BBI goes live to improve access to finance for SMEs

Friday 30 May 2014

Access to finance for small and medium-sized enterprises (SMEs) and those setting up a business has long been a challenge in the UK. The country's big banks have been reluctant to lend to SMEs since the recession, despite government policies designed to change this. However, a new website is hoping to change this.

Business Banking Insight (BBI) has gone live and will look at how well British SMEs are being served by banks.

Chancellor George Osborne commissioned the site, with the aim of helping businesses make better informed banking decisions.

It will publicly showcase the experiences of more than 5,000 businesses and how they rate their banks.

It is hoped this will help to improve trust and transparency between financial institutions and SMEs.

Research was carried out by the independent market research agency ICM and the programme is backed by the Federation of Small Businesses, the British Chambers of Commerce, HM Treasury, the British Bankers Association, the Royal Bank of Scotland, the Department for Business, Innovation and Skills and the Competition and Markets Authority.

BBI gives clear insight into how lending can be improved, with 74 bank brands ranked through a combination of percentages and 5-star rating systems.

Three different business sizes were interviewed for the site: sole traders, companies with one to nine employees, and businesses with between ten and 249 members of staff.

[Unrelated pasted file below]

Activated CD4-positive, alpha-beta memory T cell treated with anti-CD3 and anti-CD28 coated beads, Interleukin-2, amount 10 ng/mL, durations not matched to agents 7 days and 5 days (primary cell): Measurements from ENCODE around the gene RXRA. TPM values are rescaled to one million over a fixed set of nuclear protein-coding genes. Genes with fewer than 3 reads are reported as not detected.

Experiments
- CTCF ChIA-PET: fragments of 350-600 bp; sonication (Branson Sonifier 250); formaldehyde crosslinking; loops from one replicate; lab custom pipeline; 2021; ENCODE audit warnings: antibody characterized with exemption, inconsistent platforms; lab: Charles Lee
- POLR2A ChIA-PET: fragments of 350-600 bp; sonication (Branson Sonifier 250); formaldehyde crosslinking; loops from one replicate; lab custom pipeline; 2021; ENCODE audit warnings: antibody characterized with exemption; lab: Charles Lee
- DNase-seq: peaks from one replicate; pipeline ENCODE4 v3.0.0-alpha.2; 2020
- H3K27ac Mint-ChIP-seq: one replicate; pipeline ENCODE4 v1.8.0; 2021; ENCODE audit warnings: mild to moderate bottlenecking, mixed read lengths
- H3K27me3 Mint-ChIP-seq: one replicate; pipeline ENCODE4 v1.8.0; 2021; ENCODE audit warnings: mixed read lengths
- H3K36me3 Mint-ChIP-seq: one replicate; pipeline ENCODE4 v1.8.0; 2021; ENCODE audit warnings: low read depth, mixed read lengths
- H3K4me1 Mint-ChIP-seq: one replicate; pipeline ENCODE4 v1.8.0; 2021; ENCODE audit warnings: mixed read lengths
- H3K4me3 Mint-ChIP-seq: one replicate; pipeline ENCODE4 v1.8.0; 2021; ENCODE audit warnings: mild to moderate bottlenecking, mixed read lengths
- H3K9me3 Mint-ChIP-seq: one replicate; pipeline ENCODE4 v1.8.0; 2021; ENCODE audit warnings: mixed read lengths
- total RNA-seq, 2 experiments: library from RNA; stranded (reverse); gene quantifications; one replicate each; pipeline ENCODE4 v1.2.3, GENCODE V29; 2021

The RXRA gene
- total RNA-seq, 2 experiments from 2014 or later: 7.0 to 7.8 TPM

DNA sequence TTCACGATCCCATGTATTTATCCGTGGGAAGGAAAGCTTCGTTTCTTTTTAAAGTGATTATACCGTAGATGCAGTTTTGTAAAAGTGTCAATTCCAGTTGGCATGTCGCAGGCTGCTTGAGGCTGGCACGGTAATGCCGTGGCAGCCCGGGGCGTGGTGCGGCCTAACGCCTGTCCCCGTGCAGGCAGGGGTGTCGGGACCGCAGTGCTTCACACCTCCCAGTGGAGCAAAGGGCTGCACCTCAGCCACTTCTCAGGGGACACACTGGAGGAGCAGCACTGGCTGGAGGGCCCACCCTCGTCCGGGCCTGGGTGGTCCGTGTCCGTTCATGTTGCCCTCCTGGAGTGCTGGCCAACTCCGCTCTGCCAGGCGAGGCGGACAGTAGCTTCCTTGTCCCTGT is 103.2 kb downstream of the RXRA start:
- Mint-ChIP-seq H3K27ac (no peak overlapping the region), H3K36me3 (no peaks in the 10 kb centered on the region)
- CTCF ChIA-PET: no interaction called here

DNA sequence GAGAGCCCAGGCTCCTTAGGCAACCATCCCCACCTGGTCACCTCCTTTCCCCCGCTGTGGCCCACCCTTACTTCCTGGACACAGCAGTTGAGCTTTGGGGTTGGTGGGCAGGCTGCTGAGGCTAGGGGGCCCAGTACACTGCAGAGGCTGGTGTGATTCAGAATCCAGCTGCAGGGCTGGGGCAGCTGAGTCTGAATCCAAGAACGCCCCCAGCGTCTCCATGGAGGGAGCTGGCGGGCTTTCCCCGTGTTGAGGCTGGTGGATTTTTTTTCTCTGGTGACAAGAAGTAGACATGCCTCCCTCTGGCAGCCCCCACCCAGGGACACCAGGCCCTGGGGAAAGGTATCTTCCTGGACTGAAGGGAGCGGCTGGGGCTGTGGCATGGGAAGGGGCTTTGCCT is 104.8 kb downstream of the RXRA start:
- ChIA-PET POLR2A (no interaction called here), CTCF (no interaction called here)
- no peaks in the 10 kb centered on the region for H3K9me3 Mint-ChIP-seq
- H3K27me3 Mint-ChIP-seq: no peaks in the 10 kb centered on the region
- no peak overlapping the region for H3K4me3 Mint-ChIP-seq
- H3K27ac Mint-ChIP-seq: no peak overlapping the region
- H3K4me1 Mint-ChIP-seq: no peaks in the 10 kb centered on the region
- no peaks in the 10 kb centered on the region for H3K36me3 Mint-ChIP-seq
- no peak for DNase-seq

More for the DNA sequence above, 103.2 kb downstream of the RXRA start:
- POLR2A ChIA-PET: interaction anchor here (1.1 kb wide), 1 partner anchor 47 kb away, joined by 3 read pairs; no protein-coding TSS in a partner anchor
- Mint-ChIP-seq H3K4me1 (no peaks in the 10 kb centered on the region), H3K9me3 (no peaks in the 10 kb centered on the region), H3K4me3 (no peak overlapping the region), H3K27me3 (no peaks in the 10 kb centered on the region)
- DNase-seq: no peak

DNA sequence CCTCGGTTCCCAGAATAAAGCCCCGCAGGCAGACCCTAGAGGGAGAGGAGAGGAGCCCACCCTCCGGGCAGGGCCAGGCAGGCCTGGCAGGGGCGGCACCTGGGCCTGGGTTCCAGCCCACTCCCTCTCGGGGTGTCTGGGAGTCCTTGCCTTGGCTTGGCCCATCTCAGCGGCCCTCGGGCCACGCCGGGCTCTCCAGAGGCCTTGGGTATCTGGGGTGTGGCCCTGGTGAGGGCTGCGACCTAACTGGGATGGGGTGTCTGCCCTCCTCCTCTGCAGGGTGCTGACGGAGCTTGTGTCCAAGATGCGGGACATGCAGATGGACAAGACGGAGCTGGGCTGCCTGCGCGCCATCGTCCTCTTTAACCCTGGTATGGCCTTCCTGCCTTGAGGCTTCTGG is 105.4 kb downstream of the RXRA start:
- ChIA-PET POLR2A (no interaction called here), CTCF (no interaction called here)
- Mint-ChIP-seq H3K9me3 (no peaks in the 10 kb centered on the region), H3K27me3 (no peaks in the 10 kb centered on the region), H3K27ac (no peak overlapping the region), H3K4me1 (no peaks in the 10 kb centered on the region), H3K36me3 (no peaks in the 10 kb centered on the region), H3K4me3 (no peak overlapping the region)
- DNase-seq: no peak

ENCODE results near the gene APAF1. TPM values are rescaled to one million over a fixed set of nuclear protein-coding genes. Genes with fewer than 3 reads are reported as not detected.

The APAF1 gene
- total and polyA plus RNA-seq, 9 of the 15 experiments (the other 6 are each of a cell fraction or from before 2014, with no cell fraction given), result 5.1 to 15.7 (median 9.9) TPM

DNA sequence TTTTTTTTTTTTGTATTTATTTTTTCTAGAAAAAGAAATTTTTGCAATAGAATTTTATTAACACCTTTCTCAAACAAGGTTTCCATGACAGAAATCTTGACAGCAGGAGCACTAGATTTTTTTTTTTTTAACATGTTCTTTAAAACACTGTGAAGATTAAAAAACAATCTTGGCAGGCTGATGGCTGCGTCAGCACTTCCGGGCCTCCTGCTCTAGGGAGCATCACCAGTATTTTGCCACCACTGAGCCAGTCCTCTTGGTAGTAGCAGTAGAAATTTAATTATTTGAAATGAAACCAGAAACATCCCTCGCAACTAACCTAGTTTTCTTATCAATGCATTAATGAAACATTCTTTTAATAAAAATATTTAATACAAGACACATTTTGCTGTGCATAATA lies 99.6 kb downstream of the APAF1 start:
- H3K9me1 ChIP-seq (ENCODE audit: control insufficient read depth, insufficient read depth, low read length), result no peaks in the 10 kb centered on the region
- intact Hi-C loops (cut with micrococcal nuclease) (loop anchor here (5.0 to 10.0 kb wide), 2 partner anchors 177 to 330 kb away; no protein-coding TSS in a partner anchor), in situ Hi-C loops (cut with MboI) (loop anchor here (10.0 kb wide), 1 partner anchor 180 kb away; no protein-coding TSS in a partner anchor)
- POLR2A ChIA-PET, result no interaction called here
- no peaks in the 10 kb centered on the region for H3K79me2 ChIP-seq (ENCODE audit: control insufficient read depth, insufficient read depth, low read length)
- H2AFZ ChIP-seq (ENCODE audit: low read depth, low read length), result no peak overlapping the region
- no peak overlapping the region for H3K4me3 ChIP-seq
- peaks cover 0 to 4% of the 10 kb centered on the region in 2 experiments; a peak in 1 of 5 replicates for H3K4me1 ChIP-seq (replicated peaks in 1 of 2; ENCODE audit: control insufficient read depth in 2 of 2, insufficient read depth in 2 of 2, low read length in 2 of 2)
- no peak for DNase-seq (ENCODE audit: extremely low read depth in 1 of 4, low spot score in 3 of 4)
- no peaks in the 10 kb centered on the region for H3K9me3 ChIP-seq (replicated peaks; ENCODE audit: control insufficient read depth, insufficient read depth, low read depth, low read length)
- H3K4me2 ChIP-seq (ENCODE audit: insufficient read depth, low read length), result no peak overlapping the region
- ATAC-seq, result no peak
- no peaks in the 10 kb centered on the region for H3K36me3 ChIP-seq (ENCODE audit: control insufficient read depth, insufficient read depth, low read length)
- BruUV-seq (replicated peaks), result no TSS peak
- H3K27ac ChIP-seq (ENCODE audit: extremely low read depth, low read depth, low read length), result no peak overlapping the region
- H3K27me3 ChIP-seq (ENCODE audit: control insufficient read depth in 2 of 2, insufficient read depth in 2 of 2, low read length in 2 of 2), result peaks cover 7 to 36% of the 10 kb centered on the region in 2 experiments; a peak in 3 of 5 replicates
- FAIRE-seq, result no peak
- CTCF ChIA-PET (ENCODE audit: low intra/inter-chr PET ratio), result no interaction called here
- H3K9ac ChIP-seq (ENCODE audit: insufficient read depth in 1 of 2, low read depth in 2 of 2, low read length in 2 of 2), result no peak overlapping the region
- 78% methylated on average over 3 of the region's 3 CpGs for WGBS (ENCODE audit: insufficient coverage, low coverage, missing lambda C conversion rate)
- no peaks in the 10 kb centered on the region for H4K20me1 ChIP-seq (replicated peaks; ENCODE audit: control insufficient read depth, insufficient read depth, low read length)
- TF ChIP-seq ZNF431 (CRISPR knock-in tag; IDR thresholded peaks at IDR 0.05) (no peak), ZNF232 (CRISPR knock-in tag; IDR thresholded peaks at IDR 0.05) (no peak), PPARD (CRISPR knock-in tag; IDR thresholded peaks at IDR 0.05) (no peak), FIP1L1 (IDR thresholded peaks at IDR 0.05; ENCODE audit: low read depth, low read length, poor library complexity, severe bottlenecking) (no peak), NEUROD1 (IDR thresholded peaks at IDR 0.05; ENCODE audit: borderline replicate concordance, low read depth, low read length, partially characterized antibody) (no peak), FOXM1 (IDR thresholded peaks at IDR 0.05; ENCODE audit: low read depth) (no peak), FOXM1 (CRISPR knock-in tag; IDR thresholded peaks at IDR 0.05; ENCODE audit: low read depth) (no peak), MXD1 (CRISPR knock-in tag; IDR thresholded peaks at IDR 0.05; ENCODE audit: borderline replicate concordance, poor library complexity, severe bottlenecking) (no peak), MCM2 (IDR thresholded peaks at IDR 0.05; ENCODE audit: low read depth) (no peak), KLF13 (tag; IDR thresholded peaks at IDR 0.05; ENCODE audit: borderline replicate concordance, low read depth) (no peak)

Customer satisfaction levels are based around the five criteria of transparency, tailored services, value, availability and keeping customers informed.

Among sole traders, the average level of satisfaction with banks is 60 per cent. This group were found to be more likely than larger businesses to give a five-star rating to a lender based on responsiveness, transparency and value for money.

Unsurprisingly, over half of banks received a three-star rating or below when it came to credit approachability.

Mr Osborne said: "I welcome the first set of results from the new Business Banking Insight survey, which I commissioned to provide Britain’s small and medium-sized businesses with a clear and credible way to judge how their bank compares to its competitors.

"A key part of our long term economic plan is increasing competition and choice in banking, and ensuring Britain’s SMEs get the best possible service from their bank. This new survey will be a powerful tool for these businesses, providing them with the means to see who’s up for the challenge and who isn’t."

Among businesses with one to nine employees, the average current account satisfaction rate was 60 per cent, compared to 65 per cent for companies with between ten and 249 workers.

The former was found to want more tailored services but struggled to access them and value for money was proving to be difficult.

This was mirrored among companies with ten to 249 employees, who did not give a five-star rating to any bank for value. This group did, however, experience better credit approachability, with 17 out of 21 banks receiving a 3.5-star rating or above.


By Victoria McDonnell

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